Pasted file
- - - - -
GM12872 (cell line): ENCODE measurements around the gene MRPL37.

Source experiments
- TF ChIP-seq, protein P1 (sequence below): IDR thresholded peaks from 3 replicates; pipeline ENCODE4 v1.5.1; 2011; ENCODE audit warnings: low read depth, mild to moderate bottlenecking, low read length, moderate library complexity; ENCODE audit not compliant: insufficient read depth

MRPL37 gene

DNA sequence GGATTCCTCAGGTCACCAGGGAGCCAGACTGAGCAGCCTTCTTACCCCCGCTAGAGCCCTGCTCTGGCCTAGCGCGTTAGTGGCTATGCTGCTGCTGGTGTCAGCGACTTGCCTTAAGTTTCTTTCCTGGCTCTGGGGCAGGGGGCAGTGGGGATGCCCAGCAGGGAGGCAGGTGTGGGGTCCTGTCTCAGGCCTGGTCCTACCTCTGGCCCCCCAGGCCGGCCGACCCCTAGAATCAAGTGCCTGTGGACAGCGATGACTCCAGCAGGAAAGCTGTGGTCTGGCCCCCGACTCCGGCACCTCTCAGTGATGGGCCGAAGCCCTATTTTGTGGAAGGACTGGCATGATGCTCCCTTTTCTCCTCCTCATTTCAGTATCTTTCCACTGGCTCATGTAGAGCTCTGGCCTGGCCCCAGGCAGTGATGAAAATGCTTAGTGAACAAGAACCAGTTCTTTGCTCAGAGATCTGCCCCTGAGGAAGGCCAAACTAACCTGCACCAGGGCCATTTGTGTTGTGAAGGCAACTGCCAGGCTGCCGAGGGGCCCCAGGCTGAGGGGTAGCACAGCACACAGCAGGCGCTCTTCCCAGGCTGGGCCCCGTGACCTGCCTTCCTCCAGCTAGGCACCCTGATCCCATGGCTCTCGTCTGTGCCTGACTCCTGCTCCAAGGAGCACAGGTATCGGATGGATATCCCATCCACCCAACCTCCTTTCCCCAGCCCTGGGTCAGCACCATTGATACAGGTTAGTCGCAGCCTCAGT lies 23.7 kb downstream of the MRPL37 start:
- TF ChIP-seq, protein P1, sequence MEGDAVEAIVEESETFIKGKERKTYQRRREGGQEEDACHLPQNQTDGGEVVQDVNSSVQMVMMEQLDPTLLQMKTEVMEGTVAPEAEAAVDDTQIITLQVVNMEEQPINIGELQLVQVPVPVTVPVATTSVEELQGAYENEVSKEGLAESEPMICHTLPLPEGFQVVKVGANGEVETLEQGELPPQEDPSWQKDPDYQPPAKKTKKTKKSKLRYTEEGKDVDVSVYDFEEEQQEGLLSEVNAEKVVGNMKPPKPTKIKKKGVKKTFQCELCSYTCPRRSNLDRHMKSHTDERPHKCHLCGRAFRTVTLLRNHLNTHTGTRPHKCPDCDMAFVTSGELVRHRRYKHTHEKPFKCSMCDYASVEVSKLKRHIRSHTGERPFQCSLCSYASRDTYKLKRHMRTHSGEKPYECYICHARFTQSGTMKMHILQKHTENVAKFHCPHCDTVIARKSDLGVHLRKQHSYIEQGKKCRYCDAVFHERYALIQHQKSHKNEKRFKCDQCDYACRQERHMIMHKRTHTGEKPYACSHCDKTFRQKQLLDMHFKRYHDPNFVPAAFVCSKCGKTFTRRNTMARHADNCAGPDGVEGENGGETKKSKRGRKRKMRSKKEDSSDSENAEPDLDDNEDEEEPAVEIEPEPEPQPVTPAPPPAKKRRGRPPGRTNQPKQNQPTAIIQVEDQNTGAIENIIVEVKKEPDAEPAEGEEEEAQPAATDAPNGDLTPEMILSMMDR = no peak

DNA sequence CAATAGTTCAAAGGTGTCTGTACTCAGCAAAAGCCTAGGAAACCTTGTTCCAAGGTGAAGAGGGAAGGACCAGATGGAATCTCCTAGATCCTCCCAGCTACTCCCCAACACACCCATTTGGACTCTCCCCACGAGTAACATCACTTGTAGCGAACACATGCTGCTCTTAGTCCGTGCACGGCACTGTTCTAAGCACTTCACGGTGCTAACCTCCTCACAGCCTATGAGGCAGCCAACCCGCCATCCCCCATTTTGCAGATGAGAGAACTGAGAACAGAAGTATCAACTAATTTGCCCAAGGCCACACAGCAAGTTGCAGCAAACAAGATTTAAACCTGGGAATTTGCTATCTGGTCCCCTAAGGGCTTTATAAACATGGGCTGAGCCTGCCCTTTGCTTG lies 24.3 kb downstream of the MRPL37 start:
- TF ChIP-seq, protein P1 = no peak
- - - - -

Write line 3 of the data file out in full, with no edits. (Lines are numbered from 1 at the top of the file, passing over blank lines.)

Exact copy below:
- TF ChIP-seq, protein P1 (sequence below): IDR thresholded peaks from 3 replicates; pipeline ENCODE4 v1.5.1; 2011; ENCODE audit warnings: low read depth, mild to moderate bottlenecking, low read length, moderate library complexity; ENCODE audit not compliant: insufficient read depth